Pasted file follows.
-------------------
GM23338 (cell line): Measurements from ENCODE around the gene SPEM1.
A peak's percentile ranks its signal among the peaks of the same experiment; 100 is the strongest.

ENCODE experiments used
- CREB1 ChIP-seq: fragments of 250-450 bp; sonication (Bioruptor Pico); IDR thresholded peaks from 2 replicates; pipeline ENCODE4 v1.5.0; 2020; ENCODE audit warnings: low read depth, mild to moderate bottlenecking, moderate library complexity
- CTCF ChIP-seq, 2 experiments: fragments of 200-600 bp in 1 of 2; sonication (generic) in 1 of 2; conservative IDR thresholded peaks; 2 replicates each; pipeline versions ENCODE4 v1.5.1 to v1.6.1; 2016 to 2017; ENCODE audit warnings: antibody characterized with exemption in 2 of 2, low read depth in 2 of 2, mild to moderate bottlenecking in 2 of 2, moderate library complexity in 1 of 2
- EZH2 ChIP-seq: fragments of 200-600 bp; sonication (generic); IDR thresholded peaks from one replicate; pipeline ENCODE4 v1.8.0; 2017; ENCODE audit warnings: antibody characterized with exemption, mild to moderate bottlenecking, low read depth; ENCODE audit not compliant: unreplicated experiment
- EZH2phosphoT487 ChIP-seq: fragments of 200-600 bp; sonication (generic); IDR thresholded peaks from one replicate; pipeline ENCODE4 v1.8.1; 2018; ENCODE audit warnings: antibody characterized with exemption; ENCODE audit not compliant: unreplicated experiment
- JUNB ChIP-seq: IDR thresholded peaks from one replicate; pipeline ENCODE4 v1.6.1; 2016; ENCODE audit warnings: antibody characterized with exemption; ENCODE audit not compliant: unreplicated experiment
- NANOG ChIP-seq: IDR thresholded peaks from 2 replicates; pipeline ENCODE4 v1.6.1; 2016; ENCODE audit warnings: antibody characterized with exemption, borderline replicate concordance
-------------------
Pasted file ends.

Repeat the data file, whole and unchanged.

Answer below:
GM23338 (cell line): Measurements from ENCODE around the gene SPEM1.
A peak's percentile ranks its signal among the peaks of the same experiment; 100 is the strongest.

ENCODE experiments used
- CREB1 ChIP-seq: fragments of 250-450 bp; sonication (Bioruptor Pico); IDR thresholded peaks from 2 replicates; pipeline ENCODE4 v1.5.0; 2020; ENCODE audit warnings: low read depth, mild to moderate bottlenecking, moderate library complexity
- CTCF ChIP-seq, 2 experiments: fragments of 200-600 bp in 1 of 2; sonication (generic) in 1 of 2; conservative IDR thresholded peaks; 2 replicates each; pipeline versions ENCODE4 v1.5.1 to v1.6.1; 2016 to 2017; ENCODE audit warnings: antibody characterized with exemption in 2 of 2, low read depth in 2 of 2, mild to moderate bottlenecking in 2 of 2, moderate library complexity in 1 of 2
- EZH2 ChIP-seq: fragments of 200-600 bp; sonication (generic); IDR thresholded peaks from one replicate; pipeline ENCODE4 v1.8.0; 2017; ENCODE audit warnings: antibody characterized with exemption, mild to moderate bottlenecking, low read depth; ENCODE audit not compliant: unreplicated experiment
- EZH2phosphoT487 ChIP-seq: fragments of 200-600 bp; sonication (generic); IDR thresholded peaks from one replicate; pipeline ENCODE4 v1.8.1; 2018; ENCODE audit warnings: antibody characterized with exemption; ENCODE audit not compliant: unreplicated experiment
- JUNB ChIP-seq: IDR thresholded peaks from one replicate; pipeline ENCODE4 v1.6.1; 2016; ENCODE audit warnings: antibody characterized with exemption; ENCODE audit not compliant: unreplicated experiment
- NANOG ChIP-seq: IDR thresholded peaks from 2 replicates; pipeline ENCODE4 v1.6.1; 2016; ENCODE audit warnings: antibody characterized with exemption, borderline replicate concordance